“It was my own weakness and a blind loyalty to this man that led me to choose a path of darkness over light,” Cohen told the judge during the sentencing hearing, referring to Trump.
“I felt it was my duty to cover up his own dirty deeds,” Cohen added.
The Mueller investigation represents a threat to Trump’s presidency. Mueller, who also is examining whether the president has unlawfully sought to obstruct the probe, has secured guilty pleas from several former Trump aides including his former campaign chairman and national security adviser, and has brought charges against some Russian nationals and entities.
‘MOST POWERFUL PERSON’
“He came forward to offer evidence against the most powerful person in the country,” one of Cohen’s lawyers, Guy Petrillo, told the court on Wednesday, arguing for leniency.
The judge, in remarks before handing down Cohen’s sentence, said the lawyer committed two campaign finance crimes “on the eve” of the 2016 election with the “intent to influence the outcome of that election.”
“While Mr. Cohen pledges to help in further investigations that is not something the court can consider now,” the judge added.
Lawyer Lanny Davis, who has advised Cohen, praised Cohen for cooperating and said he would continue to do so.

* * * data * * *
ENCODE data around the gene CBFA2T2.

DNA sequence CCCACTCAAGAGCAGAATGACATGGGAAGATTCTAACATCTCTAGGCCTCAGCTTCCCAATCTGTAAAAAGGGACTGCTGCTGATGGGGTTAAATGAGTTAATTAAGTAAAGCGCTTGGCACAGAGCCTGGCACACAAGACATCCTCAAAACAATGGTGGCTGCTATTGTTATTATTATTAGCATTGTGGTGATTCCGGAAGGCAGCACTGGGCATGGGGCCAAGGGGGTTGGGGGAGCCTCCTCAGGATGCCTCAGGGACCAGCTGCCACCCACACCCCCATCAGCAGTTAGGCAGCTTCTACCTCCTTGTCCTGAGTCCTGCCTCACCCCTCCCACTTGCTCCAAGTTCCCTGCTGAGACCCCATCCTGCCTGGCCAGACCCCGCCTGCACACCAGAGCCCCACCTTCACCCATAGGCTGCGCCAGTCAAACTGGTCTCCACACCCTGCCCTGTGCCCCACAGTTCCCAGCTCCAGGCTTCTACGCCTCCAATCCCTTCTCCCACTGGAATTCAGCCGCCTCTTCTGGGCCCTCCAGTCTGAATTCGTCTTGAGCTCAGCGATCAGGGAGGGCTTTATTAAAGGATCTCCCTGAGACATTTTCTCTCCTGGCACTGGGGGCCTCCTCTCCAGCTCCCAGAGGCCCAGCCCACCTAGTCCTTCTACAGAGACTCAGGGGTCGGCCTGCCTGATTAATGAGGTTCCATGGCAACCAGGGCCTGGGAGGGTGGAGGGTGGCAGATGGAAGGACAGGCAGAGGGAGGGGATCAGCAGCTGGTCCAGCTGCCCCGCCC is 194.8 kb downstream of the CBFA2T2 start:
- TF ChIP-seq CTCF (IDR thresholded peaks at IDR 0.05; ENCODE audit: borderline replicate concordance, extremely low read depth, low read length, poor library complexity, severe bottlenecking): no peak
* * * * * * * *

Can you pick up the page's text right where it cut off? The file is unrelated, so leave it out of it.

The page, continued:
“At the appropriate time, after Mr. Mueller completes his investigation and issues his final report, I look forward to assisting Michael to state publicly all he knows about Mr. Trump – and that includes any appropriate congressional committee interested in the search for truth and the difference between facts and lies,” Davis said in a statement. “Mr. Trump’s repeated lies cannot contradict stubborn facts.”
Cohen is a former member of Trump’s inner circle who in the past called himself the president’s “fixer.” After Cohen pleaded guilty to the Mueller charges on Nov. 29, Trump called his former lawyer a liar, “a weak person and not a very smart person.”
Michael Avenatti, Daniels’ lawyer, attended the sentencing and told reporters outside the courthouse, “Michael Cohen is neither a hero nor a patriot. He lied for months about his conduct. … Michael Cohen was sentenced today, President Trump is next.”
In an interview with Reuters on Tuesday, Trump denied the payments to the women were campaign contributions. “If it were, it’s only civil, and even if it’s only civil, there was no violation based on what we did,” Trump said.
Trump has denied any collusion with Russia and has accused Mueller’s team of pressuring his former aides to lie about him, his campaign and his business dealings. Russia has denied U.S. allegations of interfering in the election to help Trump.
In his guilty plea to Mueller’s charge, Cohen admitted he lied to Congress about the timeline for discussions about plans for real estate businessman Trump’s proposed skyscraper in Moscow. The project never went ahead.
Cohen said in written testimony to two congressional committees that the talks ended in January 2016, before the first electoral contests to select the Republican presidential nominee, when they actually continued until June 2016 after Trump clinched the Republican nomination.
(This story corrects paragraph 15 to state that Mueller has brought charges against, but not secured guilty pleas from, Russian nationals and entities)
Reporting By Brendan Pierson and Nathan Layne in New York; Writing by Grant McCool; Editing by Will Dunham